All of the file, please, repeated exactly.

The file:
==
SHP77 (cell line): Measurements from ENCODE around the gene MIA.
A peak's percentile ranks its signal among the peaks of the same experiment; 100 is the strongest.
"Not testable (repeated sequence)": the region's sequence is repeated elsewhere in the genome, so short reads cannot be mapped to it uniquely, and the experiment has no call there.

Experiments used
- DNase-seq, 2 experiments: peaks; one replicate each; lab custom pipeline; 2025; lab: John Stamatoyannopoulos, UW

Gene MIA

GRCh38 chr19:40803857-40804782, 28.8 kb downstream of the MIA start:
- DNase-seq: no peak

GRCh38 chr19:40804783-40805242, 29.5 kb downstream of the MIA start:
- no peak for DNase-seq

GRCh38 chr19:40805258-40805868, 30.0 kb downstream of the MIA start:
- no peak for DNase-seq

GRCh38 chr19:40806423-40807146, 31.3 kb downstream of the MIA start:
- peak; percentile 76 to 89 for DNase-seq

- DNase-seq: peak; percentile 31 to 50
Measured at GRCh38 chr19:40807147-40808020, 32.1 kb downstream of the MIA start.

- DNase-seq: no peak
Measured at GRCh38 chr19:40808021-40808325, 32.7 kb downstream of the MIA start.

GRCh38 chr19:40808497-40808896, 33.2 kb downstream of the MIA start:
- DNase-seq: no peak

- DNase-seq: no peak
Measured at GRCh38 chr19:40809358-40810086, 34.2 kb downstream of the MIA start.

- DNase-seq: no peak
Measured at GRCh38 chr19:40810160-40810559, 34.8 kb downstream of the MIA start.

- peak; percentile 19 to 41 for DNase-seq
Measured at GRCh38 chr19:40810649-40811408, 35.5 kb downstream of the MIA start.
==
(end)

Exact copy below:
SHP77 (cell line): Measurements from ENCODE around the gene MIA.
A peak's percentile ranks its signal among the peaks of the same experiment; 100 is the strongest.
"Not testable (repeated sequence)": the region's sequence is repeated elsewhere in the genome, so short reads cannot be mapped to it uniquely, and the experiment has no call there.

Experiments used
- DNase-seq, 2 experiments: peaks; one replicate each; lab custom pipeline; 2025; lab: John Stamatoyannopoulos, UW

Gene MIA

GRCh38 chr19:40803857-40804782, 28.8 kb downstream of the MIA start:
- DNase-seq: no peak

GRCh38 chr19:40804783-40805242, 29.5 kb downstream of the MIA start:
- no peak for DNase-seq

GRCh38 chr19:40805258-40805868, 30.0 kb downstream of the MIA start:
- no peak for DNase-seq

GRCh38 chr19:40806423-40807146, 31.3 kb downstream of the MIA start:
- peak; percentile 76 to 89 for DNase-seq

- DNase-seq: peak; percentile 31 to 50
Measured at GRCh38 chr19:40807147-40808020, 32.1 kb downstream of the MIA start.

- DNase-seq: no peak
Measured at GRCh38 chr19:40808021-40808325, 32.7 kb downstream of the MIA start.

GRCh38 chr19:40808497-40808896, 33.2 kb downstream of the MIA start:
- DNase-seq: no peak

- DNase-seq: no peak
Measured at GRCh38 chr19:40809358-40810086, 34.2 kb downstream of the MIA start.

- DNase-seq: no peak
Measured at GRCh38 chr19:40810160-40810559, 34.8 kb downstream of the MIA start.

- peak; percentile 19 to 41 for DNase-seq
Measured at GRCh38 chr19:40810649-40811408, 35.5 kb downstream of the MIA start.